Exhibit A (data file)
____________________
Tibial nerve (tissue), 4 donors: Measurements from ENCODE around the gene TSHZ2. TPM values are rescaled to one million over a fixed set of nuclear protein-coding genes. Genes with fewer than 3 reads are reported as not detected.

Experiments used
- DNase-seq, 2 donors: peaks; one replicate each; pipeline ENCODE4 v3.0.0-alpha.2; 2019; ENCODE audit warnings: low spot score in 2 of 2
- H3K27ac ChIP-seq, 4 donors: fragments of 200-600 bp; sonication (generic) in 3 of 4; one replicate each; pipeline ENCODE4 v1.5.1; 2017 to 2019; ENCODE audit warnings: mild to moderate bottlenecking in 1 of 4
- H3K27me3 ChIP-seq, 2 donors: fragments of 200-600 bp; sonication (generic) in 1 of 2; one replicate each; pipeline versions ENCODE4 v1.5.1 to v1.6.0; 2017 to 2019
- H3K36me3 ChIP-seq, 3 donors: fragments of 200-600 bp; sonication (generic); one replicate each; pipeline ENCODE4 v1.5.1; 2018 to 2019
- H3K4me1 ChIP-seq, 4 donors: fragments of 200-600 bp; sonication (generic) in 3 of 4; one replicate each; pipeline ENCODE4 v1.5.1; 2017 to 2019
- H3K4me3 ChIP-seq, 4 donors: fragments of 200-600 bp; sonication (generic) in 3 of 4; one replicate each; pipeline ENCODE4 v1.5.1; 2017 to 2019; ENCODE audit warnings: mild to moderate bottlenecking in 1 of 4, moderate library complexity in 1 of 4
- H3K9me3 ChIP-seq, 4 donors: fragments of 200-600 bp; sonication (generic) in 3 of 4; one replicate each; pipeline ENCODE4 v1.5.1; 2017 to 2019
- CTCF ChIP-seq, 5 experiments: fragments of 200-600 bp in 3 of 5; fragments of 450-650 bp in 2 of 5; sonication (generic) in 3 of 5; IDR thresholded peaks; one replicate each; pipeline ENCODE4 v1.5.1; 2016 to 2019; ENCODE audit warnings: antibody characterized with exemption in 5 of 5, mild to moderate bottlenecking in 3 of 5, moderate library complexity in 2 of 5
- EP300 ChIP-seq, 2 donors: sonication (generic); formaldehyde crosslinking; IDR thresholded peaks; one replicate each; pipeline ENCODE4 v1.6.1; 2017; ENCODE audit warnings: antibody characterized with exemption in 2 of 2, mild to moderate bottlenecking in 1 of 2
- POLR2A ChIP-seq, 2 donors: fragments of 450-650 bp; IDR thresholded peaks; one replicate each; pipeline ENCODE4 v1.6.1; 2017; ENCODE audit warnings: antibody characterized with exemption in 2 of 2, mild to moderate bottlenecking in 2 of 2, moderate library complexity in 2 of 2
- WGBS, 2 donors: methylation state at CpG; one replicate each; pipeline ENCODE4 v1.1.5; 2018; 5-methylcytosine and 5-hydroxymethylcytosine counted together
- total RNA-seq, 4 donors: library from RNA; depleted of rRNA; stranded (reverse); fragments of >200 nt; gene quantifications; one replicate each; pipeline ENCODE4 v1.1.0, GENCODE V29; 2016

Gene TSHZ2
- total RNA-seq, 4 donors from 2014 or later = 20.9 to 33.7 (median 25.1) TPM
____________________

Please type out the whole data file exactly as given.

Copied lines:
Tibial nerve (tissue), 4 donors: Measurements from ENCODE around the gene TSHZ2. TPM values are rescaled to one million over a fixed set of nuclear protein-coding genes. Genes with fewer than 3 reads are reported as not detected.

Experiments used
- DNase-seq, 2 donors: peaks; one replicate each; pipeline ENCODE4 v3.0.0-alpha.2; 2019; ENCODE audit warnings: low spot score in 2 of 2
- H3K27ac ChIP-seq, 4 donors: fragments of 200-600 bp; sonication (generic) in 3 of 4; one replicate each; pipeline ENCODE4 v1.5.1; 2017 to 2019; ENCODE audit warnings: mild to moderate bottlenecking in 1 of 4
- H3K27me3 ChIP-seq, 2 donors: fragments of 200-600 bp; sonication (generic) in 1 of 2; one replicate each; pipeline versions ENCODE4 v1.5.1 to v1.6.0; 2017 to 2019
- H3K36me3 ChIP-seq, 3 donors: fragments of 200-600 bp; sonication (generic); one replicate each; pipeline ENCODE4 v1.5.1; 2018 to 2019
- H3K4me1 ChIP-seq, 4 donors: fragments of 200-600 bp; sonication (generic) in 3 of 4; one replicate each; pipeline ENCODE4 v1.5.1; 2017 to 2019
- H3K4me3 ChIP-seq, 4 donors: fragments of 200-600 bp; sonication (generic) in 3 of 4; one replicate each; pipeline ENCODE4 v1.5.1; 2017 to 2019; ENCODE audit warnings: mild to moderate bottlenecking in 1 of 4, moderate library complexity in 1 of 4
- H3K9me3 ChIP-seq, 4 donors: fragments of 200-600 bp; sonication (generic) in 3 of 4; one replicate each; pipeline ENCODE4 v1.5.1; 2017 to 2019
- CTCF ChIP-seq, 5 experiments: fragments of 200-600 bp in 3 of 5; fragments of 450-650 bp in 2 of 5; sonication (generic) in 3 of 5; IDR thresholded peaks; one replicate each; pipeline ENCODE4 v1.5.1; 2016 to 2019; ENCODE audit warnings: antibody characterized with exemption in 5 of 5, mild to moderate bottlenecking in 3 of 5, moderate library complexity in 2 of 5
- EP300 ChIP-seq, 2 donors: sonication (generic); formaldehyde crosslinking; IDR thresholded peaks; one replicate each; pipeline ENCODE4 v1.6.1; 2017; ENCODE audit warnings: antibody characterized with exemption in 2 of 2, mild to moderate bottlenecking in 1 of 2
- POLR2A ChIP-seq, 2 donors: fragments of 450-650 bp; IDR thresholded peaks; one replicate each; pipeline ENCODE4 v1.6.1; 2017; ENCODE audit warnings: antibody characterized with exemption in 2 of 2, mild to moderate bottlenecking in 2 of 2, moderate library complexity in 2 of 2
- WGBS, 2 donors: methylation state at CpG; one replicate each; pipeline ENCODE4 v1.1.5; 2018; 5-methylcytosine and 5-hydroxymethylcytosine counted together
- total RNA-seq, 4 donors: library from RNA; depleted of rRNA; stranded (reverse); fragments of >200 nt; gene quantifications; one replicate each; pipeline ENCODE4 v1.1.0, GENCODE V29; 2016

Gene TSHZ2
- total RNA-seq, 4 donors from 2014 or later = 20.9 to 33.7 (median 25.1) TPM